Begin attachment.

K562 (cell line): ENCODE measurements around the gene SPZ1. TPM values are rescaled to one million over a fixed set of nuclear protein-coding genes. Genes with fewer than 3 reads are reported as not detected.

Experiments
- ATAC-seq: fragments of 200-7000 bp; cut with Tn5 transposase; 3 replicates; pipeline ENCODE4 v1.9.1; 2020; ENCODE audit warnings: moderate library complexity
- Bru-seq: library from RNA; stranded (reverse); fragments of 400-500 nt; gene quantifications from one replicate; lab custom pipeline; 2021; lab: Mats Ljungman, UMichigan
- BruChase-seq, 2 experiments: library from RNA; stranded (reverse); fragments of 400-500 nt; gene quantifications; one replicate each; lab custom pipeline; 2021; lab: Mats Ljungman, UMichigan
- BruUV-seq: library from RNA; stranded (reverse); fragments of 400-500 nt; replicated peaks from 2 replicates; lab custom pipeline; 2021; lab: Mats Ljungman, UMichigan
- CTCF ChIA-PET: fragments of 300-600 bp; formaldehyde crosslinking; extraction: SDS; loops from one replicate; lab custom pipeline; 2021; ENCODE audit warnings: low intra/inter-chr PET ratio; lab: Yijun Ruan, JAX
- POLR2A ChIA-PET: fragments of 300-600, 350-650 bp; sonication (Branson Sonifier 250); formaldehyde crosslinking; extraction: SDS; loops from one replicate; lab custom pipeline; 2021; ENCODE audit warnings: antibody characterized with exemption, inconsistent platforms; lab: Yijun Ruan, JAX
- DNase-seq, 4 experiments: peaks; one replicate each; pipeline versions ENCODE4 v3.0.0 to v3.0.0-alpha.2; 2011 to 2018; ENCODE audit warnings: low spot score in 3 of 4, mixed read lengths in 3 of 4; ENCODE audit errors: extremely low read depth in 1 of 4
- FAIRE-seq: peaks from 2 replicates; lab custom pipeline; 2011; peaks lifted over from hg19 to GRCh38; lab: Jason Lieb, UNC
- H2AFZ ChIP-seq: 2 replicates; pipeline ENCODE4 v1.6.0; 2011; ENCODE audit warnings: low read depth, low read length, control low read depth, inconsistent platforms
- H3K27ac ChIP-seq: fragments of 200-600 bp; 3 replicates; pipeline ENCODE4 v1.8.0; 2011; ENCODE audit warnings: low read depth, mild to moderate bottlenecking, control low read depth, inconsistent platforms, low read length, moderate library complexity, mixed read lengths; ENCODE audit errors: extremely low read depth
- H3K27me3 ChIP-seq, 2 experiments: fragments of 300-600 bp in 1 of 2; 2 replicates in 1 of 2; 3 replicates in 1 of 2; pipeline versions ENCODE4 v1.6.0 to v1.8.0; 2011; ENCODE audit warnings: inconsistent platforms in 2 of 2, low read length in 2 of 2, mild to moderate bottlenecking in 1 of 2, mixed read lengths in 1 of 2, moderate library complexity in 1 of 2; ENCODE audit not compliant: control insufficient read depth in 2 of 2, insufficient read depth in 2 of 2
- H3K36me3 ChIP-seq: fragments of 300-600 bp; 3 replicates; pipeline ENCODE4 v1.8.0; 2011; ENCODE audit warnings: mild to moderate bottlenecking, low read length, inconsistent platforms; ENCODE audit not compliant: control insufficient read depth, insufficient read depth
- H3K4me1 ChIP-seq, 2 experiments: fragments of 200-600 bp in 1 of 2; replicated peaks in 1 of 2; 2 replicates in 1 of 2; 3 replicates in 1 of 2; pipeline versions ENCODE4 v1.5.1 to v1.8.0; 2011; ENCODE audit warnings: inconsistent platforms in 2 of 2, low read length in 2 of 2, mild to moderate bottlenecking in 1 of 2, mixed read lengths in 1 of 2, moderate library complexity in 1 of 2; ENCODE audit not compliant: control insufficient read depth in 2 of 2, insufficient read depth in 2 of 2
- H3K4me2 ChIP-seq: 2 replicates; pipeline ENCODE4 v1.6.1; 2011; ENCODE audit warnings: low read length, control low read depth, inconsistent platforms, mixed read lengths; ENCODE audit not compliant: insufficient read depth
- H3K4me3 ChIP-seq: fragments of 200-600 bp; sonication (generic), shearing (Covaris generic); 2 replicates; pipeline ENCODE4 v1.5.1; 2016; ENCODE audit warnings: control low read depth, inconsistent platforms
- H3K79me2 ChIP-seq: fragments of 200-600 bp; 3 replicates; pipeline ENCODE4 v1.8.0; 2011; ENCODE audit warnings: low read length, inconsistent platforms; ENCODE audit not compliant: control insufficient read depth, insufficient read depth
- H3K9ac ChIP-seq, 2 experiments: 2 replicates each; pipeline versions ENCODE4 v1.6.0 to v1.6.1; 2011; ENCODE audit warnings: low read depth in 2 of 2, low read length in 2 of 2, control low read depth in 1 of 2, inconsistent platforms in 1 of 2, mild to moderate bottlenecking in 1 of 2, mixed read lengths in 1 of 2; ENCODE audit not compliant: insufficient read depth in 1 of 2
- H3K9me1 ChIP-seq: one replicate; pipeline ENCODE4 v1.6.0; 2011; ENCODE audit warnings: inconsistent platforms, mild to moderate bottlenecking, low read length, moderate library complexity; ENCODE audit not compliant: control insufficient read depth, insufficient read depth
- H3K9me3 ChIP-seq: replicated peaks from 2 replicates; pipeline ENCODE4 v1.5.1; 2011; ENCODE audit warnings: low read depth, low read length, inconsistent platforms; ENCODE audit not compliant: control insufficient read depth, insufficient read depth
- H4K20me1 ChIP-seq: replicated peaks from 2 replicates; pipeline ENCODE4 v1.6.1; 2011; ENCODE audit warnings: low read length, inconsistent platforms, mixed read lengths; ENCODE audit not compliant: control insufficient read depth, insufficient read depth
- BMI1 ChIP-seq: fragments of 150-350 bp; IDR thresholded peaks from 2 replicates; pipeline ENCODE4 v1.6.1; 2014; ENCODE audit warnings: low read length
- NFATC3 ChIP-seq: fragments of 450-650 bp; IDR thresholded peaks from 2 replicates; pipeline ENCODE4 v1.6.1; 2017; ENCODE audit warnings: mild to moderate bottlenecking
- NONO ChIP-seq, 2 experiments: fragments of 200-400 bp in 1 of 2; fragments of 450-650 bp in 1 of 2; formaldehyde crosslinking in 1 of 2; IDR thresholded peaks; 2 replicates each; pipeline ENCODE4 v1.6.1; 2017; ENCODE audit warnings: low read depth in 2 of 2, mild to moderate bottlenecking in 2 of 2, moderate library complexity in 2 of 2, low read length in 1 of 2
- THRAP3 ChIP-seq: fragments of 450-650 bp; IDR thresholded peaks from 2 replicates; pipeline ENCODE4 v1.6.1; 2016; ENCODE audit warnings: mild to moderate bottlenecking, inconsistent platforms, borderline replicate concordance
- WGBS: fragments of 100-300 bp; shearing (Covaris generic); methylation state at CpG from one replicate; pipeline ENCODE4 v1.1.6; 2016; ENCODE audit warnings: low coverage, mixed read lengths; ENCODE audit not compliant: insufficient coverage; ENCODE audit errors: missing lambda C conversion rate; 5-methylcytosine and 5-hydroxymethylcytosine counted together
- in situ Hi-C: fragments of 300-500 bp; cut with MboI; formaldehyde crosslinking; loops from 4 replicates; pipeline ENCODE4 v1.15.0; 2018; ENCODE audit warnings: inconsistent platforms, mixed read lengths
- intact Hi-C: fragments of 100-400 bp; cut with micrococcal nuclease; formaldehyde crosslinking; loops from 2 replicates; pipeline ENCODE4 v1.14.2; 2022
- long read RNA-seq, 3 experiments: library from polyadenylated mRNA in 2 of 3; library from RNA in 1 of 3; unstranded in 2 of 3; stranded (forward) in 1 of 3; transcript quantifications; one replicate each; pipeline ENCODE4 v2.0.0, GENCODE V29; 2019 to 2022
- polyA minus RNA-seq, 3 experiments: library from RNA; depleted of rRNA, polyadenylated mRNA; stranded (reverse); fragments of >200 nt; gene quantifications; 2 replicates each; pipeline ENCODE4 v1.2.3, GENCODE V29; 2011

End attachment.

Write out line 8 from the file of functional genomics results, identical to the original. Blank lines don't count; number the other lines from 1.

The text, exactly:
- POLR2A ChIA-PET: fragments of 300-600, 350-650 bp; sonication (Branson Sonifier 250); formaldehyde crosslinking; extraction: SDS; loops from one replicate; lab custom pipeline; 2021; ENCODE audit warnings: antibody characterized with exemption, inconsistent platforms; lab: Yijun Ruan, JAX